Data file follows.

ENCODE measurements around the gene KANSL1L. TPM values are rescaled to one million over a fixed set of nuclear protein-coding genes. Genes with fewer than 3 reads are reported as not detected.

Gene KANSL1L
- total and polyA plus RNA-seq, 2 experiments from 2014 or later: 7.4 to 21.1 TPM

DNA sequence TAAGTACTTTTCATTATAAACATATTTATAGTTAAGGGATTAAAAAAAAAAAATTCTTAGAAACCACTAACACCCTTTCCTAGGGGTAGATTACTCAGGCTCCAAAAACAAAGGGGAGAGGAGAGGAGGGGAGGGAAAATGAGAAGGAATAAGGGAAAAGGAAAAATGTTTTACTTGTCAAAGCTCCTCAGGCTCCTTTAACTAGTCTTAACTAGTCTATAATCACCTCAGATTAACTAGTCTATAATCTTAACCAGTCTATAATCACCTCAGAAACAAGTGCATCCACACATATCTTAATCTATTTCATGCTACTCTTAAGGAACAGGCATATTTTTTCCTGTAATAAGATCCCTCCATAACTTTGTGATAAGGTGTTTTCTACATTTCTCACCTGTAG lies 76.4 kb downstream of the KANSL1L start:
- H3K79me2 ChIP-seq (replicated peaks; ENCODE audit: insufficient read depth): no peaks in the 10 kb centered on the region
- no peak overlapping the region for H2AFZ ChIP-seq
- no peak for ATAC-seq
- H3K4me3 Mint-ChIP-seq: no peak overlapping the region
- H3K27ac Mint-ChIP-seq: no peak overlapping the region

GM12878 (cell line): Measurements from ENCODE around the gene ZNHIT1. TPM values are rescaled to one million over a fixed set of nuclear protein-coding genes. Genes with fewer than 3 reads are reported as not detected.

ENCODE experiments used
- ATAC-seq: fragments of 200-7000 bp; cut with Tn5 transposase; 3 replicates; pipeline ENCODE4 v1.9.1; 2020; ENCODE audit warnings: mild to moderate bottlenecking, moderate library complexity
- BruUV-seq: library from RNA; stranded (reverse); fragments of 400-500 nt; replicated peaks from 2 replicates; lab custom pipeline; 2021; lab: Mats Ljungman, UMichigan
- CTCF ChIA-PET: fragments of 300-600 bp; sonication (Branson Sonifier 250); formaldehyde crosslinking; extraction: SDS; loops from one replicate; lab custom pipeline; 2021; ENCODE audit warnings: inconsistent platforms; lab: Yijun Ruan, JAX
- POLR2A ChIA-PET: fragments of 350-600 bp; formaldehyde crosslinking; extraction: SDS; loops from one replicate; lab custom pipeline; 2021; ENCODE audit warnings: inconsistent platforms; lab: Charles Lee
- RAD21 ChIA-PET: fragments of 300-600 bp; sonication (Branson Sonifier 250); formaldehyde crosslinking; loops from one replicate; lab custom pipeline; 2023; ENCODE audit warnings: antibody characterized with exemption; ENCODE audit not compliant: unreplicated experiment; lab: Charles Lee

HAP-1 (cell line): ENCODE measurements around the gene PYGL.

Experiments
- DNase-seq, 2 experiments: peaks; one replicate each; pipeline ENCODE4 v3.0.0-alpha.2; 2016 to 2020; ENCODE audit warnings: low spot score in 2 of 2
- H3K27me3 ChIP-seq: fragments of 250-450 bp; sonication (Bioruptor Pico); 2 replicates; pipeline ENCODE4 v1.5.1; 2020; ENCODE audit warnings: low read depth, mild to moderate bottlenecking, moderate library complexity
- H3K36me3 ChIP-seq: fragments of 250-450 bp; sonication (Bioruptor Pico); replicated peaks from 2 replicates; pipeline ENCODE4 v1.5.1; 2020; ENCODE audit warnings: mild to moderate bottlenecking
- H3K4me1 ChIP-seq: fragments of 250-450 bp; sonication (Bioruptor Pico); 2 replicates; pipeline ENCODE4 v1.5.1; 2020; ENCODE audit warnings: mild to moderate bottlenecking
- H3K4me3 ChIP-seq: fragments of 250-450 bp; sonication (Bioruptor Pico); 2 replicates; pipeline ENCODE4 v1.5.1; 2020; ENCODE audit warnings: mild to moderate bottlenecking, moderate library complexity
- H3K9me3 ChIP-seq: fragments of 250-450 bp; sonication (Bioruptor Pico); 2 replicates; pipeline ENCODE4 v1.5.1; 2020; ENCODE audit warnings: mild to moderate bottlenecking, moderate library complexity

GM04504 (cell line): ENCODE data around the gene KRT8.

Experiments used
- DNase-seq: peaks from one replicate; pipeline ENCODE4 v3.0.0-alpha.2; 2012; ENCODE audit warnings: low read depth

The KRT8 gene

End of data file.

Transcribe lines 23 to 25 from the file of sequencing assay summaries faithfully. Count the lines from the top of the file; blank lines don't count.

- H3K4me3 ChIP-seq: fragments of 250-450 bp; sonication (Bioruptor Pico); 2 replicates; pipeline ENCODE4 v1.5.1; 2020; ENCODE audit warnings: mild to moderate bottlenecking, moderate library complexity
- H3K9me3 ChIP-seq: fragments of 250-450 bp; sonication (Bioruptor Pico); 2 replicates; pipeline ENCODE4 v1.5.1; 2020; ENCODE audit warnings: mild to moderate bottlenecking, moderate library complexity

GM04504 (cell line): ENCODE data around the gene KRT8.